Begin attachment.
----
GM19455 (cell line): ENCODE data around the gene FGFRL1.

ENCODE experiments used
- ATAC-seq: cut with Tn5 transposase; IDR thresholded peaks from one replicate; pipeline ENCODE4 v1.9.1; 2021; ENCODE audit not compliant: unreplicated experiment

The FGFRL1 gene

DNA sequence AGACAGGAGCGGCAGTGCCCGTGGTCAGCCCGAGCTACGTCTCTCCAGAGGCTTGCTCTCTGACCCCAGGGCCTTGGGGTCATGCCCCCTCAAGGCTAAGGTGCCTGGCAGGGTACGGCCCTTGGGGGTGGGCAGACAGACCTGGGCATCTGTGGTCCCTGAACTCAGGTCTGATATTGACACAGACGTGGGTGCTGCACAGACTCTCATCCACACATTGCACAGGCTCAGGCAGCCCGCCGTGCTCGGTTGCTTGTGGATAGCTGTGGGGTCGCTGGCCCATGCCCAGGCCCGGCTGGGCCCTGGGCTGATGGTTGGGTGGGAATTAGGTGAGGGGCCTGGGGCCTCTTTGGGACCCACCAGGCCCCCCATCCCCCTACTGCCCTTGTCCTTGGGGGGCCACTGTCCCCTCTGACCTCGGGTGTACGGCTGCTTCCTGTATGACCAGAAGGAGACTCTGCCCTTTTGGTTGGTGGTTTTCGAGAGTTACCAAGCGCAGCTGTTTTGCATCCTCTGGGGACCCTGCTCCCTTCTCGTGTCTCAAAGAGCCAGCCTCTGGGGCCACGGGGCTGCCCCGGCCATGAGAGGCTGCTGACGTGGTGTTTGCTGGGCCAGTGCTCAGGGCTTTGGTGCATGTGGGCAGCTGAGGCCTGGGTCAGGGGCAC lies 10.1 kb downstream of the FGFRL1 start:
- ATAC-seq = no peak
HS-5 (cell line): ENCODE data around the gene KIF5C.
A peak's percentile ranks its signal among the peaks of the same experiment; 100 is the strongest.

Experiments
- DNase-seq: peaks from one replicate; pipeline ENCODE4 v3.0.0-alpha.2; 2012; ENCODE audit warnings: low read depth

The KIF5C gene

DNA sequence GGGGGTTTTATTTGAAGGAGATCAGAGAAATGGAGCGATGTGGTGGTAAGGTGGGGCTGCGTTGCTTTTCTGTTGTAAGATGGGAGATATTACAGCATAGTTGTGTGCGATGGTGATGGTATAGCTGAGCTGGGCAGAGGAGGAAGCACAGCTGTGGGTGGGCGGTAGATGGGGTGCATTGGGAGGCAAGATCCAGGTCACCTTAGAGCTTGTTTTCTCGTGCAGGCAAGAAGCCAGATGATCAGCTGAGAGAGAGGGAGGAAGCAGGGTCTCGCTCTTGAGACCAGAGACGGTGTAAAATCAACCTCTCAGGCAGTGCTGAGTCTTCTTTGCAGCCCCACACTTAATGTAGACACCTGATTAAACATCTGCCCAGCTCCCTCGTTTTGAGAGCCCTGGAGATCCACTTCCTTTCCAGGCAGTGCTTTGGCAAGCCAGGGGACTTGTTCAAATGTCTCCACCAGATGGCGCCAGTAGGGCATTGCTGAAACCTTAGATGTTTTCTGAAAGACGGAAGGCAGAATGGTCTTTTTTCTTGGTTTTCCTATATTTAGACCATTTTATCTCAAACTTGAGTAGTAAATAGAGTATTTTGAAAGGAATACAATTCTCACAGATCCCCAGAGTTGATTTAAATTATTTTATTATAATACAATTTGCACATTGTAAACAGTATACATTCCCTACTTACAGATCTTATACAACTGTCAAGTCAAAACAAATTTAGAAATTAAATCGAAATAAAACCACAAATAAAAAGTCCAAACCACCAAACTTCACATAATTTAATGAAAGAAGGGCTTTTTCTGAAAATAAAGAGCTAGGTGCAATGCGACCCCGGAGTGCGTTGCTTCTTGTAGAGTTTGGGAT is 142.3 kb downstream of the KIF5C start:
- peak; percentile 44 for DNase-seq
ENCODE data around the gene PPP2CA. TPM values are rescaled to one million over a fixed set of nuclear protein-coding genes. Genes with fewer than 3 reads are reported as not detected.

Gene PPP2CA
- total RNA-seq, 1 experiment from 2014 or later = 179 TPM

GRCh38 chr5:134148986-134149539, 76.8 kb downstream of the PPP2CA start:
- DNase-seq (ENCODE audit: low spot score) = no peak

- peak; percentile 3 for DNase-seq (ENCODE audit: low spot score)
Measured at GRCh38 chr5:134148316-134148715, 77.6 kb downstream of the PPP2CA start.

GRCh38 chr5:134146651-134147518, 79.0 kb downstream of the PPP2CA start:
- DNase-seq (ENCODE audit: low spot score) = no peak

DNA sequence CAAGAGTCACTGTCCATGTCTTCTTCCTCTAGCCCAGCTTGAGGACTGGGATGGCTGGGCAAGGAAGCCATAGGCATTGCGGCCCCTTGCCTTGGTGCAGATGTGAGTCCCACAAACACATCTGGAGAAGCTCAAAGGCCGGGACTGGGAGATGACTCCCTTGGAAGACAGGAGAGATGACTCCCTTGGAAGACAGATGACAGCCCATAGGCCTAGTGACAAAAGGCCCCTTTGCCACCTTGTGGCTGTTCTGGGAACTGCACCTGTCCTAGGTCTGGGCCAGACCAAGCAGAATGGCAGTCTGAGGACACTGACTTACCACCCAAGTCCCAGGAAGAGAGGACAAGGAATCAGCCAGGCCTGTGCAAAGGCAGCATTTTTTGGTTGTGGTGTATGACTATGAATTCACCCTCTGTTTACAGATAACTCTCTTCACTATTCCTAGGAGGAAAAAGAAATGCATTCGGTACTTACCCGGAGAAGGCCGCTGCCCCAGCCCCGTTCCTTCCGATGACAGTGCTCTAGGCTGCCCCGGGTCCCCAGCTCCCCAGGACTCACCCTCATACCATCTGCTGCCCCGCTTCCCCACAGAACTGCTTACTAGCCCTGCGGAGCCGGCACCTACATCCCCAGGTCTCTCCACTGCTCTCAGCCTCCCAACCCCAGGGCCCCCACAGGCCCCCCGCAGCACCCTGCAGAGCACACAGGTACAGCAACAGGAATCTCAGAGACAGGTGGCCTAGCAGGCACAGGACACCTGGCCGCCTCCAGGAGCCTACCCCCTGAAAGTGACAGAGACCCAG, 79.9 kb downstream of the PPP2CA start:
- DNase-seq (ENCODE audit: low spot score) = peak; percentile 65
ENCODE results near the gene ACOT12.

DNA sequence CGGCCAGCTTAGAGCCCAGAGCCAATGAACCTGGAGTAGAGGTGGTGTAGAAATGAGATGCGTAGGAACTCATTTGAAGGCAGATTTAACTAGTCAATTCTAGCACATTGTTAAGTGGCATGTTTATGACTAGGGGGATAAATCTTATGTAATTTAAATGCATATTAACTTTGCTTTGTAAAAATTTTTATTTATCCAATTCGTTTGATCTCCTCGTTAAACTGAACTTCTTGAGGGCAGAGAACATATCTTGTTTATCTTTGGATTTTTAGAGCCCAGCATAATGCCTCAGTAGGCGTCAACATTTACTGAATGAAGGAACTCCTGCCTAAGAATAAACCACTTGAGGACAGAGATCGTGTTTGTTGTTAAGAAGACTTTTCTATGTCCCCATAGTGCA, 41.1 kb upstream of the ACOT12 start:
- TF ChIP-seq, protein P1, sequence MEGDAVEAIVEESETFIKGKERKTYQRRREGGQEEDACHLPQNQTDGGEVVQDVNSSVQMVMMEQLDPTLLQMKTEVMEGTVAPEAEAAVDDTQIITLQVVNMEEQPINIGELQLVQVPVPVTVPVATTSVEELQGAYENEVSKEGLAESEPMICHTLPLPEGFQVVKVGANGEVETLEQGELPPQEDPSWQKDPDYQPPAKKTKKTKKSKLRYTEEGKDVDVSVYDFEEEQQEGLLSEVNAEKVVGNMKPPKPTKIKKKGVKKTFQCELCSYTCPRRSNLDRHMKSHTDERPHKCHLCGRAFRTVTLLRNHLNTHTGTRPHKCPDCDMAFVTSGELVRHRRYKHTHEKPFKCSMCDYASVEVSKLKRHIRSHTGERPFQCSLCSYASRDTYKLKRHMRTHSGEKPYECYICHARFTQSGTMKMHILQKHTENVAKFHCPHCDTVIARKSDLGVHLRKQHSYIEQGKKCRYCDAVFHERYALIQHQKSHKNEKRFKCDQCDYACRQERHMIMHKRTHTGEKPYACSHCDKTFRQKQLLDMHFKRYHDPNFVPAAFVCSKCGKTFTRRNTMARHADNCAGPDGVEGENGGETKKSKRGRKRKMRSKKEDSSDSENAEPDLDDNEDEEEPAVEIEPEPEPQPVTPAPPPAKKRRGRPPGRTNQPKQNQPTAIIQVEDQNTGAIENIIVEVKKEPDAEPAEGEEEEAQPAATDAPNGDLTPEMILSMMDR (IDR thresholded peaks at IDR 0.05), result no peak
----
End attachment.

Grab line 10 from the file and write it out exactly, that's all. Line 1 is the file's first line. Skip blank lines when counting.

- DNase-seq: peaks from one replicate; pipeline ENCODE4 v3.0.0-alpha.2; 2012; ENCODE audit warnings: low read depth